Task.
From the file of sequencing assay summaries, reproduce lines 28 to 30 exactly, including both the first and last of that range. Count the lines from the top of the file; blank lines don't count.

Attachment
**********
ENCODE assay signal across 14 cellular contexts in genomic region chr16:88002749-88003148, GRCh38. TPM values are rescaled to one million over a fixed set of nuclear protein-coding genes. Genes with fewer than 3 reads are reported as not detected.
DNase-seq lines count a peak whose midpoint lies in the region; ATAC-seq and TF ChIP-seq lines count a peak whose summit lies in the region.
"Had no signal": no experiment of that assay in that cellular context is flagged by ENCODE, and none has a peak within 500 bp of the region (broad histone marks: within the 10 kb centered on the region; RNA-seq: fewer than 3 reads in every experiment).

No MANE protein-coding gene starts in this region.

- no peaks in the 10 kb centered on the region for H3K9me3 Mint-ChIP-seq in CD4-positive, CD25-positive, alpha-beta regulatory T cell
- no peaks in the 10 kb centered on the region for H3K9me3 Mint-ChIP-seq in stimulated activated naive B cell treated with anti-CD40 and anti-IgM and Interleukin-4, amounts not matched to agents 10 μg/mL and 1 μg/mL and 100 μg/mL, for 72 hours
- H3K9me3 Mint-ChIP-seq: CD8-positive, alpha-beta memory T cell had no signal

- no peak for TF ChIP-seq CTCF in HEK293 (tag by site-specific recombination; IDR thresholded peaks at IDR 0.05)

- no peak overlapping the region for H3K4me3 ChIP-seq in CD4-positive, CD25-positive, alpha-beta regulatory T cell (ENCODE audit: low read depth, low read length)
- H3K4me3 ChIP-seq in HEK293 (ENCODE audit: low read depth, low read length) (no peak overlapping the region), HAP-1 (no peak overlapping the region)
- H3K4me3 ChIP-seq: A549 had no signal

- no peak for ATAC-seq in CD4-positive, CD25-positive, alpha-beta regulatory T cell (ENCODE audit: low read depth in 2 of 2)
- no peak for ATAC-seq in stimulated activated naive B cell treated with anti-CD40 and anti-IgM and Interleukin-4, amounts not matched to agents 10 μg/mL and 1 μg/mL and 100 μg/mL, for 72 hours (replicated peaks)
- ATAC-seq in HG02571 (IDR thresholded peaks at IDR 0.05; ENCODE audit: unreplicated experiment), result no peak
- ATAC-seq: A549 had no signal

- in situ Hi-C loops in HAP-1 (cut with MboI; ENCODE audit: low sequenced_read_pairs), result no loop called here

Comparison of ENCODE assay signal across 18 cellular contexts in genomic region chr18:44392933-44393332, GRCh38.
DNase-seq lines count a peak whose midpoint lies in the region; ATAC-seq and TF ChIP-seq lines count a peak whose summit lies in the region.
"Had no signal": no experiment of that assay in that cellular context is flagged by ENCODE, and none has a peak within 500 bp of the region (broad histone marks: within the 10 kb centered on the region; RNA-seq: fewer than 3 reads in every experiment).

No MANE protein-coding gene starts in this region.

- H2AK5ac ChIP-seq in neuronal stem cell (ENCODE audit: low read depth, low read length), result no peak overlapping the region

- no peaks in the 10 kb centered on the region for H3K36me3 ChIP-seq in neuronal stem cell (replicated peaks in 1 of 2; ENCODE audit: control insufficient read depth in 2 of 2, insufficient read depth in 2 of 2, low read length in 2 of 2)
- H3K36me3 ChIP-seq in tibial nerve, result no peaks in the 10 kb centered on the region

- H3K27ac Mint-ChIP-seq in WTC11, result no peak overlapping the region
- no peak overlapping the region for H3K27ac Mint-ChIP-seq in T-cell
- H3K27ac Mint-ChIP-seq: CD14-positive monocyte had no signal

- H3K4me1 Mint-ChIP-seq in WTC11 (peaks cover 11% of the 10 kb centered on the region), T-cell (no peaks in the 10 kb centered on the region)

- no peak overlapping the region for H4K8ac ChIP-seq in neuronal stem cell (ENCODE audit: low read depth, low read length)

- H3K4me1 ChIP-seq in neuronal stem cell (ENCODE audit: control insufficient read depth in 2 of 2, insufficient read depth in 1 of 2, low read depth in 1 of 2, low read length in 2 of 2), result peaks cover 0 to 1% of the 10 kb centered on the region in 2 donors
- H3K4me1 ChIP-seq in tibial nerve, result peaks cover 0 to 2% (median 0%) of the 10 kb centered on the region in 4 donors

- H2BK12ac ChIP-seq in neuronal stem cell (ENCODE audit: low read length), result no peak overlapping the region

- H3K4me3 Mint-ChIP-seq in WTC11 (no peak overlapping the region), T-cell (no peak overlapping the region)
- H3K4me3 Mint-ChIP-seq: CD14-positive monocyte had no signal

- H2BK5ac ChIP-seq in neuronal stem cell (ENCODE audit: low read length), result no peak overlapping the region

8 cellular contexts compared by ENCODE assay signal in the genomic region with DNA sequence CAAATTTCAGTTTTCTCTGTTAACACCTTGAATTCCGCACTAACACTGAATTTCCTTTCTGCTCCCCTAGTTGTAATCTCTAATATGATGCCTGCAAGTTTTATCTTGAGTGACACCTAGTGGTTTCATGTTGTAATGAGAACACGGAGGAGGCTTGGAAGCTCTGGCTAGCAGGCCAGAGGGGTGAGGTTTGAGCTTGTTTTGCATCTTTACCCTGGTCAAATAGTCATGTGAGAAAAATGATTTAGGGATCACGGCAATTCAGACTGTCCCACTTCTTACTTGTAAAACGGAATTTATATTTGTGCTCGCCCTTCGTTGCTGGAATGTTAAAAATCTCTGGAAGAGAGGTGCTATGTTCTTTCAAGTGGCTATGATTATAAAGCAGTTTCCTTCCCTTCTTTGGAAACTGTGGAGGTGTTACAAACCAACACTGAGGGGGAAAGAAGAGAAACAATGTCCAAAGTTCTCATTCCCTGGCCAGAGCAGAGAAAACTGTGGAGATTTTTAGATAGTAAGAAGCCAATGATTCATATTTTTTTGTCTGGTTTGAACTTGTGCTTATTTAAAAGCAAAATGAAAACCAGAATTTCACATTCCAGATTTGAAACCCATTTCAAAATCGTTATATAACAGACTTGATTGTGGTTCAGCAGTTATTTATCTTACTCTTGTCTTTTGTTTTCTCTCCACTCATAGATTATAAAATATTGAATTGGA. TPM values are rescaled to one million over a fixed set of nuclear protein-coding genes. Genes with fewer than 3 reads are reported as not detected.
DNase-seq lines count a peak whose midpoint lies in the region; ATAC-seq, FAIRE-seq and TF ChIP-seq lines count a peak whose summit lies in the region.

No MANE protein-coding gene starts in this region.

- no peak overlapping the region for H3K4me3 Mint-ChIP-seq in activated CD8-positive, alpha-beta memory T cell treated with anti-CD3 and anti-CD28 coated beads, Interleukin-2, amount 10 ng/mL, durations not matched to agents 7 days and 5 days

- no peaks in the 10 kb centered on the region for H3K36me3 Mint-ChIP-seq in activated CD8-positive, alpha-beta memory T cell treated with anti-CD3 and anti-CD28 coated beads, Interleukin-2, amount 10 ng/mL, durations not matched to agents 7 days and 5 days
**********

- no peak overlapping the region for H4K8ac ChIP-seq in neuronal stem cell (ENCODE audit: low read depth, low read length)

- H3K4me1 ChIP-seq in neuronal stem cell (ENCODE audit: control insufficient read depth in 2 of 2, insufficient read depth in 1 of 2, low read depth in 1 of 2, low read length in 2 of 2), result peaks cover 0 to 1% of the 10 kb centered on the region in 2 donors
- H3K4me1 ChIP-seq in tibial nerve, result peaks cover 0 to 2% (median 0%) of the 10 kb centered on the region in 4 donors